Fine Print: Patient-Centered Medical Homes

Beth Fitzgerald | April 17, 2012 | Health Care
New model for coordinated care grows as national committee recognizes NJ primary care practices

What it is: A Patient-Centered Medical Home (PCMH) is a primary care practice that meets the standards set by the National Committee for Quality Assurance, a nonprofit founded in 1990 with a mission to improve primary care. The committee developed PCMH standards with the four national organizations representing primary care physicians: the American Academy of Family Physicians, the American Academy of Pediatrics, the American College of Physicians and the American Osteopathic Association.

What it means: To achieve national committee recognition, the medical care delivered by a PCMH must be organized in ways that are focused on the patient. The staff, including physicians, nurses, medical technicians, IT and administration, work in teams to coordinate and track the care patients receive over time. When the PCMH refers patients to specialists and other healthcare providers, it communicates with all the providers in order to guide and coordinate care.

The goal is for healthcare to be a partnership that engages patients with their personal physicians, and when appropriate, the patient’s family. A PCMH seeks to be responsible for all the patients enrolled in the practice — those who come in for regular check-ups, and those who miss appointments and fall through the cracks.

The PCMH uses electronic medical records technology to keep track of patient care and to facilitate the creation of patient registries that aggregate information about the health status of patients with chronic diseases. For example, a registry of diabetics alerts the staff to those patients whose disease is not under control. The practice will then reach out to those high-risk patients and encourage them to come in for help with issues like nutrition and medication.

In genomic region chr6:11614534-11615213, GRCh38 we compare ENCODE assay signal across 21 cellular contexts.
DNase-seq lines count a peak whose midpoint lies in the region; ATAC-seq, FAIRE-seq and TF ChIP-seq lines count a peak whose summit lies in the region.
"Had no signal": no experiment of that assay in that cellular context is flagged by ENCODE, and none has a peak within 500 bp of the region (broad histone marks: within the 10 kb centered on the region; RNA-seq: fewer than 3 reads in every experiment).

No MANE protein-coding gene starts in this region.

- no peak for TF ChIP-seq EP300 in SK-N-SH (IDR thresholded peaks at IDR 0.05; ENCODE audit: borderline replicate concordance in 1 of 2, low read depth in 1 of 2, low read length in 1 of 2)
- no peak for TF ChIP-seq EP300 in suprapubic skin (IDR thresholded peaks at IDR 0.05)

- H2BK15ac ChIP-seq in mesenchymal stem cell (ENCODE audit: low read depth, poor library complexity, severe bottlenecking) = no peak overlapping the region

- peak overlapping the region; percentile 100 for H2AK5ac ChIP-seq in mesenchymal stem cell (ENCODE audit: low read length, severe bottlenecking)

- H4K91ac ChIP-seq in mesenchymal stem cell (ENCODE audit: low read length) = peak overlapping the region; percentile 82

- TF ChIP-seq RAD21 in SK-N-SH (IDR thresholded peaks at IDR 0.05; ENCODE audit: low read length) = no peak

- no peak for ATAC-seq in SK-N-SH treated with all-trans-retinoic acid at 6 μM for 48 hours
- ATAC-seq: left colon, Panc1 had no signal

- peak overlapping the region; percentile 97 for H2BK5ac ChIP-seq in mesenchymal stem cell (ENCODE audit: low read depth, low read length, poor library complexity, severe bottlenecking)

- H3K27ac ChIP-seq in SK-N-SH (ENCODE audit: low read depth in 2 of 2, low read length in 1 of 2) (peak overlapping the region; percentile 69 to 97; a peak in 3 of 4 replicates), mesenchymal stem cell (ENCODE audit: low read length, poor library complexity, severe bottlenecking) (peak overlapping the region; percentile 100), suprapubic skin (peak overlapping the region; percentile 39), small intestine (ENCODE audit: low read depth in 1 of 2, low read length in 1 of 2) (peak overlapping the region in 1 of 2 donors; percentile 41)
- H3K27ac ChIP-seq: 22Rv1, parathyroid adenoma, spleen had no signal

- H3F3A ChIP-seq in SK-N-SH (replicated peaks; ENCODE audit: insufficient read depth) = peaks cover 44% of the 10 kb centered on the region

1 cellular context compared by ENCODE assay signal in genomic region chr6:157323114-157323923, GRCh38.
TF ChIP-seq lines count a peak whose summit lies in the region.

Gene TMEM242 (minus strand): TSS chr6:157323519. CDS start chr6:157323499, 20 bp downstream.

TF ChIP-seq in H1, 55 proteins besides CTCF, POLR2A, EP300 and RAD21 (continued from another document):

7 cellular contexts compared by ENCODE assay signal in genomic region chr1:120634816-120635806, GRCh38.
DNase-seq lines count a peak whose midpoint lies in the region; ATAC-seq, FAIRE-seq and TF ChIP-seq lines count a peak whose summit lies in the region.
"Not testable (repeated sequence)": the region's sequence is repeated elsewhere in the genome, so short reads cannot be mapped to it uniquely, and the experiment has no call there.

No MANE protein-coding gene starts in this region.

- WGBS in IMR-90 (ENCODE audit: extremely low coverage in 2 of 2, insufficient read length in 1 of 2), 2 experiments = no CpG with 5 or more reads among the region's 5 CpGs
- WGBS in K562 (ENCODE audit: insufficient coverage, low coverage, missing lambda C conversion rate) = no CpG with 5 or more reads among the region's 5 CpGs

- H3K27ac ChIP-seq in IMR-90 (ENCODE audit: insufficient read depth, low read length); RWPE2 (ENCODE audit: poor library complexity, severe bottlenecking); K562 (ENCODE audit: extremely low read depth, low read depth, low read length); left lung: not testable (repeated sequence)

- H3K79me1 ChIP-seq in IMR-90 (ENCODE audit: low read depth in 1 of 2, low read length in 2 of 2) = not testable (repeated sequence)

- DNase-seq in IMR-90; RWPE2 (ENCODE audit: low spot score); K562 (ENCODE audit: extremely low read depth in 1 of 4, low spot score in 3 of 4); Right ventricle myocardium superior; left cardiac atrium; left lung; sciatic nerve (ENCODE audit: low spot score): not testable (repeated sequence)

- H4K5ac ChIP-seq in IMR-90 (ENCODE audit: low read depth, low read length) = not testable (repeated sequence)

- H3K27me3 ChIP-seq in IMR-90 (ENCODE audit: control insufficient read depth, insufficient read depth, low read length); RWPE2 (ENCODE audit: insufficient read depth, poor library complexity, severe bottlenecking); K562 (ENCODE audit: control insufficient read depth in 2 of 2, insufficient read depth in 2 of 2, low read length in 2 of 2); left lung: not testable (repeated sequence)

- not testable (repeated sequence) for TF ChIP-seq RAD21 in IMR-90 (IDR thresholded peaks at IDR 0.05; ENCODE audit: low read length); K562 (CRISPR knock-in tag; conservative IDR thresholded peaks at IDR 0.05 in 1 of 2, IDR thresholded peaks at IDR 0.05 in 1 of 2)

The role of electronic medical records: The committee encourages primary care practices to transform themselves gradually into a PCMH. Practices in the early stages do not need electronic medical records to be recognized as Level 1 medical homes by the committee. For Level 2 or 3 recognition, the committee wants the PCMH to use electronic medical records to e-prescribe medications, to communicate with patients, and to maintain registries that track the health of the patients in the practice.

The national picture: The committee has recognized 4,171 primary care practices nationwide as PCMH practices.

How New Jersey is doing: The committee has recognized 532 New Jersey primary care physicians as members of a PCMH, and has a directory of these doctors on its website.

The benefits of becoming a PCMH: Physicians say the PCMH model allows them to provide better care, devote more time and resources to the patients who need the most care, and achieve better health outcomes for their patients. And health insurers have begun making incentive payments to PCMHs, to reward the practices for providing a higher level of care, and to defray the cost of additional staff to coordinate care and to use IT to monitor population health. In New Jersey, Horizon Blue Cross Blue Shield of New Jersey, Aetna, and QualCare are among the payers now paying bonuses to PCMH practices.

PCMH milestones for New Jersey: Eight PCMH practices took part in a pilot that Horizon Blue Cross Blue Shield of New Jersey launched in 2011 to improve patient care, lower the cost, and share the money saved with the practices. Earlier this month Horizon reported that the 24,000 Horizon members in those eight practices had a 10 percent lower cost of care than a comparable pool of 1 million Horizon members who weren’t in a PCMH.

The pilot has since been expanded to 22 practices and 80,000 patients. It has achieved 26 percent fewer hospital emergency room visits. Other highlights: an 8 percent higher rate of improved diabetes control; 6 percent higher rates of breast cancer screening; and a 6 percent higher rate of cervical cancer screening.